THIS PAST APRIL, the Cleveland-based indie press Belt Publishing released The Last Children of Mill Creek, a memoir by Vivian Gibson. At just 150 pages, the book is a spare, elegant jewel of a work, chronicling the author’s childhood growing up in segregated St. Louis in the 1950s. In 1959, when Gibson was eight years old, her thriving downtown African American community of 20,000 was razed under the banner of “slum clearance” in order to make way for a freeway to the expanding all-white suburbs. On June 2, Belt founder and director Anne Trubek tweeted her disappointment that, despite a four-month publicity campaign and dozens of galleys sent to critics nationwide, the book had still received no national coverage. The critical radio silence baffled Trubek, especially considering that they “promoted it during that ‘publishing has a problem!’ ‘publishing needs more black and brown authors!’ American Dirt moment.”
The pervasive whiteness of the publishing and book criticism worlds is nothing new. Roxane Gay drew attention to it in a 2012 column in The Rumpus, where she and her graduate assistant undertook an informal survey of all books reviewed in The New York Times in 2011. Of 742 total books reviewed, 655 were books written by white authors. According to a 2019 survey conducted by children’s publisher Lee & Low Books, 85 percent of publishing industry editors — including acquisition editors — are white. In the wake of George Floyd’s murder this past May and ensuing Black Lives Matter protests, the evergreen question of Black representation in the book world resurfaced again. Wasn’t The Last Children of Mill Creek precisely the kind of story that the industry had pledged, time and time again, to promote, Trubek wondered.
But even a good-faith pledge by the industry to publish and amplify more work by Black authors will be insufficient if the guidelines for what counts as an engaging, marketable Black narrative continue to be defined largely by white readers. As YA author Kekla Magoon writes in a recent essay on the persistence of “minstrelsy” in contemporary Black writing, today’s Black creators “are constantly, inevitably engaging with white expectations for how we portray Blackness.” Stories about Blackness are expected to adopt a certain tone, to cover certain ground, to rehearse specific well-worn narratives. And so, as Magoon concludes, “the (often-unconscious) expectations and desires of publishers who are genuinely interested in promoting diversity sometimes undercut their ability to actually do that.”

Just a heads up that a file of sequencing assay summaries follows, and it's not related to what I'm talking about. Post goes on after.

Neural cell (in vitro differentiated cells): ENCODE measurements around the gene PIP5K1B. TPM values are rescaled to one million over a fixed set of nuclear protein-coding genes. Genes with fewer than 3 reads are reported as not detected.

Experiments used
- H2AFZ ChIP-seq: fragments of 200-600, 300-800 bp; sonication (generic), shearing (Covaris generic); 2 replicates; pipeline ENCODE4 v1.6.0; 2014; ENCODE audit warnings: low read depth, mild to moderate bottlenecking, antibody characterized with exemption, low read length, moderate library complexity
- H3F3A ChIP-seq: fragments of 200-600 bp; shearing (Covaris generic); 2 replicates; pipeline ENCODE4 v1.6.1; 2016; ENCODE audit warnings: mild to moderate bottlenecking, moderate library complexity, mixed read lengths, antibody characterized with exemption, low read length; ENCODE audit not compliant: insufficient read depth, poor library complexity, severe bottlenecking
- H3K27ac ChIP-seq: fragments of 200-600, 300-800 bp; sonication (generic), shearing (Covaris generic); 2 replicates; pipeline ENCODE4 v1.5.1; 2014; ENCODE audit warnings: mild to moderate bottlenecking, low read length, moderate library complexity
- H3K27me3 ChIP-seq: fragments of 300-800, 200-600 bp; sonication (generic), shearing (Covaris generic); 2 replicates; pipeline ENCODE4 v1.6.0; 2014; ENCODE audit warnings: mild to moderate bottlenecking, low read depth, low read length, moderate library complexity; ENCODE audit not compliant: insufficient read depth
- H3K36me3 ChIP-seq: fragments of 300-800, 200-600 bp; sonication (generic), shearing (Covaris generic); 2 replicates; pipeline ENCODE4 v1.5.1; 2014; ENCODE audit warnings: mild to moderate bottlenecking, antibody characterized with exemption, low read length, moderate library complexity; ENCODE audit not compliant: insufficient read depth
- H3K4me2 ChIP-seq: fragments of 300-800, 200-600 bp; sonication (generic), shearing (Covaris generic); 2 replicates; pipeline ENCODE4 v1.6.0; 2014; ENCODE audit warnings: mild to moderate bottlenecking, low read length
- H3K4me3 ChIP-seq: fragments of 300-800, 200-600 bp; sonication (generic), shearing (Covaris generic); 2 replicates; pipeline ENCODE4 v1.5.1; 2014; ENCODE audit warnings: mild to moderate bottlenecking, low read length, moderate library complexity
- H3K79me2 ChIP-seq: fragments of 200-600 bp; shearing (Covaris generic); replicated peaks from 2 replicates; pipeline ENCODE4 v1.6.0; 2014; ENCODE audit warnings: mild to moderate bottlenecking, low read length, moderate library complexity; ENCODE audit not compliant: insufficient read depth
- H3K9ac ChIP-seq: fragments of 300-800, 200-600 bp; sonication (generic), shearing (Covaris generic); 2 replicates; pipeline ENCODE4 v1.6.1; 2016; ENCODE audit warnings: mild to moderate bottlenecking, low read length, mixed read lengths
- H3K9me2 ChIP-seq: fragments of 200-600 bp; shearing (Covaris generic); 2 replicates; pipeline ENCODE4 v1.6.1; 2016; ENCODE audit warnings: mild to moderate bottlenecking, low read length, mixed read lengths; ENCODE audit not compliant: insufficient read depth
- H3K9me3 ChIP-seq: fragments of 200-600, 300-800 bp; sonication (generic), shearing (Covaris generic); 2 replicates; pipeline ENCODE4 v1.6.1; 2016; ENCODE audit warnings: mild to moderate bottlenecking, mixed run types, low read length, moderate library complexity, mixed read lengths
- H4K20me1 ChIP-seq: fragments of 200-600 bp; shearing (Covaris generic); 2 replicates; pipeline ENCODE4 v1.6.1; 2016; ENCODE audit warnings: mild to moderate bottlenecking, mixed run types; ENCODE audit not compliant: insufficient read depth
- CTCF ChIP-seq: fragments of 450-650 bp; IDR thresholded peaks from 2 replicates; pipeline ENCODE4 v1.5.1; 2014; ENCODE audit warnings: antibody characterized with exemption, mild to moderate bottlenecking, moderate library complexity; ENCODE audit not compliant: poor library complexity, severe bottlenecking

The Last Children of Mill Creek is a book for which one would be hard-pressed, in industry lingo, to find “comps” — short for “comparable titles,” previously successful books to which a work just entering the market might be usefully compared, and thus a driving determinant of that work’s market value. In terms of tone and theme, Gibson’s memoir is certainly not without precedent within the African American literary canon. The reader hears in it echoes of Zora Neale Hurston’s rich, sensuous descriptions of rural Black culture in Their Eyes Were Watching God. At other times, Gibson’s prose channels Gwendolyn Brooks’s quiet attentiveness to the beauty and texture of everyday life in Maud Martha.